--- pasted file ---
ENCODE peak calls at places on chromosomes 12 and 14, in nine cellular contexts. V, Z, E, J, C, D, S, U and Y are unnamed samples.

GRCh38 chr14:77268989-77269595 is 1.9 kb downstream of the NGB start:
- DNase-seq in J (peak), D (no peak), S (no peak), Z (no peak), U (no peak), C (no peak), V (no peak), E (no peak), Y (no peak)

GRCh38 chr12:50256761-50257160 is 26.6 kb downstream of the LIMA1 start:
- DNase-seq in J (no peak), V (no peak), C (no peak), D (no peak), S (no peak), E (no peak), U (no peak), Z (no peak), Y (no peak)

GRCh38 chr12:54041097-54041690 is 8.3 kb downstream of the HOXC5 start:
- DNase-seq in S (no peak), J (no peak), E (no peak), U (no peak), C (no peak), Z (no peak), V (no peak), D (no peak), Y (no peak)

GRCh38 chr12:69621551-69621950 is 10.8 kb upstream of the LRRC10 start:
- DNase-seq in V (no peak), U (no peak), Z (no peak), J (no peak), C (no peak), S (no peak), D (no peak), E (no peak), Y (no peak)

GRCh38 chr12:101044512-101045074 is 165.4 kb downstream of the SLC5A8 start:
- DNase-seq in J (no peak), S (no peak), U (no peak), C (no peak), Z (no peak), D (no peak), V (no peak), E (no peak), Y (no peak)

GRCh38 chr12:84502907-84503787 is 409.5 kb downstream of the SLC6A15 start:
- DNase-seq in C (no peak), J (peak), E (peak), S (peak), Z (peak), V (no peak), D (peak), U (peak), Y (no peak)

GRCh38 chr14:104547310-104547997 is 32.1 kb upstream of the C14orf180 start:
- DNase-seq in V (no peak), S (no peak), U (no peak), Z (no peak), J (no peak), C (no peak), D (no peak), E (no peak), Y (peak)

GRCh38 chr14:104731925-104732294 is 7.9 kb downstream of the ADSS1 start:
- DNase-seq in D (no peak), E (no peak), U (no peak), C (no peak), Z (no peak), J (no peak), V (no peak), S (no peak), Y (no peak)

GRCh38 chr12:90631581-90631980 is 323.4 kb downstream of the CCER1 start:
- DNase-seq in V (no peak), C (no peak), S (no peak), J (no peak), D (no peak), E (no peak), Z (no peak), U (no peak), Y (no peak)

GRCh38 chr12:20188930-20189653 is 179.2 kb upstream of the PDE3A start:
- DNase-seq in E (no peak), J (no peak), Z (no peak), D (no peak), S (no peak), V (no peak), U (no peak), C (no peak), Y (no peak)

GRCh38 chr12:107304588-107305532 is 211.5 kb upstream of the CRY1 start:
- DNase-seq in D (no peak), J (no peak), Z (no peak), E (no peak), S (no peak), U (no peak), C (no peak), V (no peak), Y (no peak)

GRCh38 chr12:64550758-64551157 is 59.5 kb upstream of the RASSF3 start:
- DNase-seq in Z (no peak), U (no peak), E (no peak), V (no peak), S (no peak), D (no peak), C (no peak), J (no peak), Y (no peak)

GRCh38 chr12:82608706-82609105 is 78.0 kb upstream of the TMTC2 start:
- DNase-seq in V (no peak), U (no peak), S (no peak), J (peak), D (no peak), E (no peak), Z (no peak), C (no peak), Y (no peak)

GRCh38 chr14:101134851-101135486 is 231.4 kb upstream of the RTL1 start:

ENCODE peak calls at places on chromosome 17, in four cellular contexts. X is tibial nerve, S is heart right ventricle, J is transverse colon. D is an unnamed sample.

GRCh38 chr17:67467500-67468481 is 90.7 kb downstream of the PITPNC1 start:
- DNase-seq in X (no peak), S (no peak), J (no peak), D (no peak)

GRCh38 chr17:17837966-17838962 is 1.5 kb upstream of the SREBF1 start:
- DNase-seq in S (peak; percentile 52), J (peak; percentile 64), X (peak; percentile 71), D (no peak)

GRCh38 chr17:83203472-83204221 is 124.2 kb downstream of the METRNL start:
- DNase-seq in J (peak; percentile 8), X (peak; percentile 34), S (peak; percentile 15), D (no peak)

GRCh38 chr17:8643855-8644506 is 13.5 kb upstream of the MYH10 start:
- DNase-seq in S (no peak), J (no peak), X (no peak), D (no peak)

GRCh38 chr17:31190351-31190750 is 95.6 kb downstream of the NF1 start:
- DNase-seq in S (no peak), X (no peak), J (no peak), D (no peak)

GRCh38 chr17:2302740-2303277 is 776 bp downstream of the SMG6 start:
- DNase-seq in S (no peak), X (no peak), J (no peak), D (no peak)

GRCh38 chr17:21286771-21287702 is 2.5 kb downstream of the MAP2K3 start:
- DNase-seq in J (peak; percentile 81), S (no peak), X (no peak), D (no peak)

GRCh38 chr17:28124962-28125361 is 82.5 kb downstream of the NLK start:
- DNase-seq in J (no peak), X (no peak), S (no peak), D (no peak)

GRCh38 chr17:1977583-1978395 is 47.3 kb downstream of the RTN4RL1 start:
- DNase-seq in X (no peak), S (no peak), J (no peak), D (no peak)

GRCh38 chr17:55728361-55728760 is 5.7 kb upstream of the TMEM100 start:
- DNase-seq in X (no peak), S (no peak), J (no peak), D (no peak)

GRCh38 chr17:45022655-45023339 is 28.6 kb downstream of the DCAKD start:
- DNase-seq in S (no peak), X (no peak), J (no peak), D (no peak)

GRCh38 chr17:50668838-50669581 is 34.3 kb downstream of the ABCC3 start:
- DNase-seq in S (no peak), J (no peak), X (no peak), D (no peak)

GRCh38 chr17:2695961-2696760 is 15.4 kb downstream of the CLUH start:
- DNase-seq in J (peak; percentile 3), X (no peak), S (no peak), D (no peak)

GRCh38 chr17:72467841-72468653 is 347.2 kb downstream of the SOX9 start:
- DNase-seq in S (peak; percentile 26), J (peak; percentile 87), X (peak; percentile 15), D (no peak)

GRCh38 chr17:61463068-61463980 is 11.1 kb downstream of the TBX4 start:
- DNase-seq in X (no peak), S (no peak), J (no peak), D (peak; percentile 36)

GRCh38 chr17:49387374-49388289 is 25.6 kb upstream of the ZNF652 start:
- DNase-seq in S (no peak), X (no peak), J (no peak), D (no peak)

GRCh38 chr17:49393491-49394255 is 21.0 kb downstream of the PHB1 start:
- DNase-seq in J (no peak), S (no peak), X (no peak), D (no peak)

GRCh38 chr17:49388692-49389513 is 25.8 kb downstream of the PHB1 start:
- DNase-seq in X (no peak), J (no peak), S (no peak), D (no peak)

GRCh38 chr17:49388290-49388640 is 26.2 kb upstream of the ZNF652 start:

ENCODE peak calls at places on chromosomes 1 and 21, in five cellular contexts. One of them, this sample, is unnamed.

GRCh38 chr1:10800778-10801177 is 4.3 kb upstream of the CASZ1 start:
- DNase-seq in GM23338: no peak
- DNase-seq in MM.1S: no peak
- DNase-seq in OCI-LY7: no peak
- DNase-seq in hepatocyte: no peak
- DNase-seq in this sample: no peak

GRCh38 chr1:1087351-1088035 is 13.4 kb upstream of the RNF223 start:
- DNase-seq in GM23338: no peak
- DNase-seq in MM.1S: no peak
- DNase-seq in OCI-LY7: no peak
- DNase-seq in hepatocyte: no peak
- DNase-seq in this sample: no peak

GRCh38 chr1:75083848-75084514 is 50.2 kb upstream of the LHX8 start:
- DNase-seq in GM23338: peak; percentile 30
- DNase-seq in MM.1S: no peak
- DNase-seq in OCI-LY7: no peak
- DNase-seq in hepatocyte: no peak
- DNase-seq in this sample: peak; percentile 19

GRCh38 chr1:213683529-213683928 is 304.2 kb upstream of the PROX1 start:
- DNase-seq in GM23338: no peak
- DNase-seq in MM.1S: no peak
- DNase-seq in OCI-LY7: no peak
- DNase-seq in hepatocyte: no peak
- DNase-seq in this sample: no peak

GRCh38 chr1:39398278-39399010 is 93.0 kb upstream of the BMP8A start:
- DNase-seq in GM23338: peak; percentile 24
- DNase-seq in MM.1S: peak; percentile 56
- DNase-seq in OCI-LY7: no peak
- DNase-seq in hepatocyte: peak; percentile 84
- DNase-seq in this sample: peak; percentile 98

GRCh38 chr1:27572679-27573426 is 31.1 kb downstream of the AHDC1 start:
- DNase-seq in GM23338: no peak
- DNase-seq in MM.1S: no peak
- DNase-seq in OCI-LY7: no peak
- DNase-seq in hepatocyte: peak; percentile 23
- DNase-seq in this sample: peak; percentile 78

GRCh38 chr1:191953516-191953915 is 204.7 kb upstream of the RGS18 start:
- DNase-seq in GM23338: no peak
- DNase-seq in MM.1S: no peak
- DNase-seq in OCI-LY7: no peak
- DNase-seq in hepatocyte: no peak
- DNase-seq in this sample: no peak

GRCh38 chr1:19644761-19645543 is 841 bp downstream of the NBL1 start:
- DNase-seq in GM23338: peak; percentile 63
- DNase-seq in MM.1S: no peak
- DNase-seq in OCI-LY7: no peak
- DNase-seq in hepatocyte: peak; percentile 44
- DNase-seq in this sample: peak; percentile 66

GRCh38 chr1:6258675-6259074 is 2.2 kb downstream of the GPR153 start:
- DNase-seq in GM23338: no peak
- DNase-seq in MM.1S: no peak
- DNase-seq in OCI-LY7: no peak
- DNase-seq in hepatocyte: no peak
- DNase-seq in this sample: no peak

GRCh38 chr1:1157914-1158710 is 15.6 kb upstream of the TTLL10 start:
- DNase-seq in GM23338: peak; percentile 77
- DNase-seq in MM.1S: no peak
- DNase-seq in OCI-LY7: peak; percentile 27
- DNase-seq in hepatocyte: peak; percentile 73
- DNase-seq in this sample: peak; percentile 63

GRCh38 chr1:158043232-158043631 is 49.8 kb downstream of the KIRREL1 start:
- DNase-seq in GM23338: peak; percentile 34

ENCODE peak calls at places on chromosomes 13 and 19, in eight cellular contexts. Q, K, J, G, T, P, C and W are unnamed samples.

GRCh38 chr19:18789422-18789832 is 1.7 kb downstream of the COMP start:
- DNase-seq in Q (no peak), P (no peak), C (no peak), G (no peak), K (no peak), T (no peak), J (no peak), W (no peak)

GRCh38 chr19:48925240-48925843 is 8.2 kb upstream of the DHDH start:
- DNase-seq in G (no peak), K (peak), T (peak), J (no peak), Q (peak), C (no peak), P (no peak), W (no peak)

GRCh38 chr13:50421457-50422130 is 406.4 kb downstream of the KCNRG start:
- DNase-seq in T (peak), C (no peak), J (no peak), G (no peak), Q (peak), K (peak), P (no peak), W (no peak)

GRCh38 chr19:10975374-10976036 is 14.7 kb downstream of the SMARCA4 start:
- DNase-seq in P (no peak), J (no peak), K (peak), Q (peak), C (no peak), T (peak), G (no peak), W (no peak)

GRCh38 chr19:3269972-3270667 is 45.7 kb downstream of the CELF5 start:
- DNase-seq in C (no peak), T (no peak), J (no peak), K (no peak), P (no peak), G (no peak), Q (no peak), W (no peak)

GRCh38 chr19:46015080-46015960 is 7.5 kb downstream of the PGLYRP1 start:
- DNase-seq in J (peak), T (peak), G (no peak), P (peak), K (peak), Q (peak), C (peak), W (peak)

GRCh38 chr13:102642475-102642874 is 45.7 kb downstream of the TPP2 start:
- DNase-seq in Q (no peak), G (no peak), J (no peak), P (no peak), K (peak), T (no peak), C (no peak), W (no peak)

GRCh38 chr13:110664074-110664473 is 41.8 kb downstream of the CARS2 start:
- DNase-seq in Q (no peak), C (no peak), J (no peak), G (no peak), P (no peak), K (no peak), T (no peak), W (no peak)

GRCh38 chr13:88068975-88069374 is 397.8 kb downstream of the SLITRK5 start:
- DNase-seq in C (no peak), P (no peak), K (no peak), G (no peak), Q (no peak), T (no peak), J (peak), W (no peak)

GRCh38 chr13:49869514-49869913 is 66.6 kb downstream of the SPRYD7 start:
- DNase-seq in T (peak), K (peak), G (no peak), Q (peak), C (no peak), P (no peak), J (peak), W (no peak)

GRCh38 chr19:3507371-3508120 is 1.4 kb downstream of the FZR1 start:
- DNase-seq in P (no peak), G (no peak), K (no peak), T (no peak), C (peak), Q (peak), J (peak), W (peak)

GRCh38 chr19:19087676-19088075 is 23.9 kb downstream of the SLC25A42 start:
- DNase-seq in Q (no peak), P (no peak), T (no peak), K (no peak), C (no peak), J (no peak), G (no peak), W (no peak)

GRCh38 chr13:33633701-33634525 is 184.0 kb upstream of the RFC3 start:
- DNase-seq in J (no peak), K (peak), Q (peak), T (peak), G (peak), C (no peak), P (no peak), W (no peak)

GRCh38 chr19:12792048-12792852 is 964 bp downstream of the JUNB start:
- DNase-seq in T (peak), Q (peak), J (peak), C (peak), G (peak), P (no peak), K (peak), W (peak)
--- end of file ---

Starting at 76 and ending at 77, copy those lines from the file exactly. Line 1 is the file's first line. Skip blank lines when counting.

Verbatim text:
- DNase-seq in MM.1S: no peak
- DNase-seq in OCI-LY7: no peak